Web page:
4 months ago 24

News24 | Zimbabwe's main opposition leader, Nelson Chamisa, walks away from 'hijacked' party

Nelson Chamisa said the Citizens Coalition for Change (CCC) was "hijacked" by ruling party agents, and he wanted nothing more to do with it.

Nelson Chamisa said the Citizens Coalition for Change (CCC) was "hijacked" by ruling party agents, and he wanted nothing more to do with it.

  • Nelson Chamisa said the Citizens Coalition for Change (CCC) was "hijacked" by ruling party agents, and he wanted nothing more to do with it.
  • Sengezo Tshabangu, a self-imposed CCC secretary general, has been recalling legislators aligned with Chamisa, sparking by-elections in areas won by Zanu-PF.
  • Chamisa's allies said they were caught by surprise by his abandoning the CCC.

Zimbabwe's popular opposition leader, Nelson Chamisa says he will not "swim in a river with hungry crocodiles" or have anything to do with "sewer pond politics", as he gave 84 reasons why he was resigning from a "hijacked" Citizens Coalition for Change (CCC).

On Thursday, Chamisa said he was taking a different direction.

This on the second anniversary of the party he formed after facing similar problems with the MDC Alliance.

After the disputed - but not challenged - August 2023 elections, some renegades in the CCC claimed leadership roles that were non-existent because they were disgruntled with the way Chamisa was running the party.

Led by one Sengezo Tshabangu, the self-proclaimed secretary general of the CCC, they engineered a recall of elected parliamentarians and local authority officials, setting up a stage for by-elections.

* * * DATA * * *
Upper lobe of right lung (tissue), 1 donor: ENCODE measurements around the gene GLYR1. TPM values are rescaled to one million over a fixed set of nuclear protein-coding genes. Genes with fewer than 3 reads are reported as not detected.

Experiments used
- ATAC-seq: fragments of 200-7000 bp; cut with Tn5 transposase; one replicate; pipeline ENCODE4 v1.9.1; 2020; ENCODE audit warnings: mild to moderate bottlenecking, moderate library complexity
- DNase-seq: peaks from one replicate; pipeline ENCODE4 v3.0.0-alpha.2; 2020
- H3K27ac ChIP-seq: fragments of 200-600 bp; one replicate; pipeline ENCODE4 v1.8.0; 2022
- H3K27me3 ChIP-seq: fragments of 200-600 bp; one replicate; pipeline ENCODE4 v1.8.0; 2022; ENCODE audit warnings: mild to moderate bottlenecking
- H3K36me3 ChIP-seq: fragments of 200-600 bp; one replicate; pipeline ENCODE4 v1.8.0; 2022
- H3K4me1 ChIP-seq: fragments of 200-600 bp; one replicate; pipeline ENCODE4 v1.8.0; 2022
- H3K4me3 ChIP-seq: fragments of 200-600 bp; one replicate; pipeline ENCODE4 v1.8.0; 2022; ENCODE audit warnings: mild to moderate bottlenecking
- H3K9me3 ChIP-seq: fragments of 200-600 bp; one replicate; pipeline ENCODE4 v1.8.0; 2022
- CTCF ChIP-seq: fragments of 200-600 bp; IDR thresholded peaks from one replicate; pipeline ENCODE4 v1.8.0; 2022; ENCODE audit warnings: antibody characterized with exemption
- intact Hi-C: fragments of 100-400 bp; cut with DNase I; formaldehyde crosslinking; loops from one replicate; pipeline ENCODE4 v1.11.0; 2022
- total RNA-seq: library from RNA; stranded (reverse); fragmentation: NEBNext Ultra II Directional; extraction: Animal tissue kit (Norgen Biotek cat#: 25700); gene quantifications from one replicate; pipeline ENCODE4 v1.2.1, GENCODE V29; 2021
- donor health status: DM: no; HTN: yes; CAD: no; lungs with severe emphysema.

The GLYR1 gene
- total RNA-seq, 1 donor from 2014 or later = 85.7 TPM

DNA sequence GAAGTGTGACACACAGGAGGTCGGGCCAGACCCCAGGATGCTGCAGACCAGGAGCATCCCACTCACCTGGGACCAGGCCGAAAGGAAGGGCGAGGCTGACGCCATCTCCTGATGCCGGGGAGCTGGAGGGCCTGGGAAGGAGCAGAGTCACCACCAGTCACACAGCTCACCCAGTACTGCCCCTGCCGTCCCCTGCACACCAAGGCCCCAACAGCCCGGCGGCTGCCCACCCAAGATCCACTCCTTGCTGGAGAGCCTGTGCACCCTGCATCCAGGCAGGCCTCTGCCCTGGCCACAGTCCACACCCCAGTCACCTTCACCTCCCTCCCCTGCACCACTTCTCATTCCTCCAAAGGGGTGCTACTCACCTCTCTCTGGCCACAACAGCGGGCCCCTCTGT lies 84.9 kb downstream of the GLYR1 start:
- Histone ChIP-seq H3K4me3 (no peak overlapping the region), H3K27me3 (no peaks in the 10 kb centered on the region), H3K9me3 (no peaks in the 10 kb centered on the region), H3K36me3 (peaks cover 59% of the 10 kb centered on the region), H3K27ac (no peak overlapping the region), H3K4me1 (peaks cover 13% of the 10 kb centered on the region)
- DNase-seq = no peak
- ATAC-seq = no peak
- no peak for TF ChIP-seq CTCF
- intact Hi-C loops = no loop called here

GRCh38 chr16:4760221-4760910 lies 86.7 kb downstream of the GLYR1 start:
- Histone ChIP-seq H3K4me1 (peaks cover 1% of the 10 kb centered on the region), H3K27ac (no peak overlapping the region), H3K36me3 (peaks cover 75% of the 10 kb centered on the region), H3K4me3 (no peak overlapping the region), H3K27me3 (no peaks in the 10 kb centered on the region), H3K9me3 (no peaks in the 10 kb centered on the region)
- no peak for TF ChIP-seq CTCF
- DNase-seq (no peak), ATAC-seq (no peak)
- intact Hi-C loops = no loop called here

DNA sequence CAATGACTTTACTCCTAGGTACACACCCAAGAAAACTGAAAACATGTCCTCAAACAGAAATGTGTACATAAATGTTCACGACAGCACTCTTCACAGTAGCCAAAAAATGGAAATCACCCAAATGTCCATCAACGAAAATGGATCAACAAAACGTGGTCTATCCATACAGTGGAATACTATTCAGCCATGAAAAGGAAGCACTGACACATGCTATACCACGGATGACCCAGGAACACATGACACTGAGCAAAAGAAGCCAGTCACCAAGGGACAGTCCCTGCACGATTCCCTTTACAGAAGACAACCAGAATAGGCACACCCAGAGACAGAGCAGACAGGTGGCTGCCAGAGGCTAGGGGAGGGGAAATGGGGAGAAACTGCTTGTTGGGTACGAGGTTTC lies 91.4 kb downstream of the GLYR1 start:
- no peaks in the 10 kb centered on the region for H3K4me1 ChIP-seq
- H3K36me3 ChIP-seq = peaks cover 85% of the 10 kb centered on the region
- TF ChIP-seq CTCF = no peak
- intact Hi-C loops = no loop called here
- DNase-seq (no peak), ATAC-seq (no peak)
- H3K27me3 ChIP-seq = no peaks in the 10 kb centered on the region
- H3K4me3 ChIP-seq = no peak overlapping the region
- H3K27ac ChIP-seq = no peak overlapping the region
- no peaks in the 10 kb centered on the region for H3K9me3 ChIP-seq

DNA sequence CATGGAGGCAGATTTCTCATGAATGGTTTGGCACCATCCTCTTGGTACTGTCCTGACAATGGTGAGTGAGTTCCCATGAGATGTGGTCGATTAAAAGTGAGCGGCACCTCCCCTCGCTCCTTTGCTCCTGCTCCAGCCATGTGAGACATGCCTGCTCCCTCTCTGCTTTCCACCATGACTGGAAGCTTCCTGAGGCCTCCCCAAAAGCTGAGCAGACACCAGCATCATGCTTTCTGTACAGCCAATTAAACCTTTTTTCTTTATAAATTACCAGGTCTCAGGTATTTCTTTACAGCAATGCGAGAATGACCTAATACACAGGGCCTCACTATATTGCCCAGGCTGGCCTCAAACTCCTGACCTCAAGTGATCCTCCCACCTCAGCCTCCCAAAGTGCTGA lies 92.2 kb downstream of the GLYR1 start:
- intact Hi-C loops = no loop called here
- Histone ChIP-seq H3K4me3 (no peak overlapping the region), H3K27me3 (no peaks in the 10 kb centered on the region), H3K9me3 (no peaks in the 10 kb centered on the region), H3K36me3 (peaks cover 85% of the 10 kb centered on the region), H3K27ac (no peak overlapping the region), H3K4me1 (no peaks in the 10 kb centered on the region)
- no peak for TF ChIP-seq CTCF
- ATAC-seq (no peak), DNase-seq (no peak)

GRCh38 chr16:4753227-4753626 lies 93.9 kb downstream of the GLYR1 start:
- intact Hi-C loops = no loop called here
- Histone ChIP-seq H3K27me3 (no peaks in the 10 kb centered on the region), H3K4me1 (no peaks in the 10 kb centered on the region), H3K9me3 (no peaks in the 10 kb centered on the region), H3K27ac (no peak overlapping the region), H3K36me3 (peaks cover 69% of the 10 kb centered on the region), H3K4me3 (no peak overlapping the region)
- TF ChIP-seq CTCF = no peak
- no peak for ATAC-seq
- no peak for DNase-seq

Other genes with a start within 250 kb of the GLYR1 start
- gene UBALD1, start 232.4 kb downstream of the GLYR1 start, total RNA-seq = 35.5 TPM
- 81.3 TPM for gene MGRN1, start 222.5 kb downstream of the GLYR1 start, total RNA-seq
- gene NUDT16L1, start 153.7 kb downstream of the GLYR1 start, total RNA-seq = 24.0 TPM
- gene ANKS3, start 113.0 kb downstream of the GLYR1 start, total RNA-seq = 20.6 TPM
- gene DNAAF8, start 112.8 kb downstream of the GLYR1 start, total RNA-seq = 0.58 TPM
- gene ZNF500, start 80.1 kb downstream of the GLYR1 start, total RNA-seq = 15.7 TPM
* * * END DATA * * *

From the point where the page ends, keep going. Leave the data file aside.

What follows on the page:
Zanu-PF went on to win a majority of the by-elections.

There are more by-elections on the way, as Tshabangu wrote to the Zimbabwe Electoral Commission (ZEC), advising it to disqualify anyone going into the elections using the CCC name without his endorsement.

In an interview with local media last month, Tshabangu went as far as saying Chamisa's face, as used in the CCC logo, belonged to the party and he had no right to tell Tshabangu's faction not to use the image.

For aiding Zanu-PF to attain a two-thirds majority in Parliament, Tshabangu and those around him have been branded as ruling party enablers.

Chamisa said this was happening because "the incumbent [President Emmerson Mnangagwa and Zanu-PF] was doing all this because they wanted a government-controlled opposition and alternative.

They also want an opposition that thrives on coupons and stipends, joining the feeding trough and the gravy train, almost being in a hear no evil, see no evil, and speak no evil mode.

He accused Zanu-PF of using Tshabangu because, "they want to create a weak opposition and a puppet leadership without a base, who compromise on fundamentals of democracy, accountability and good governance".

For that and other reasons, Chamisa said he would have nothing to do with CCC.

Legislators aligned to him were caught by surprise.

Approached by News24, they said they were employing a "wait and see" approach.

"There are two scenarios, I should leave CCC with Chamisa and that means abdicating from my parliamentary seat.

"I used personal funds to campaign, and this is like a job for me now. It's tricky," said one legislator.

Chamisa added he would announce the way forward in due course.


The News24 Africa Desk is supported by the Hanns Seidel Foundation. The stories produced through the Africa Desk and the opinions and statements that may be contained herein do not reflect those of the Hanns Seidel Foundation.

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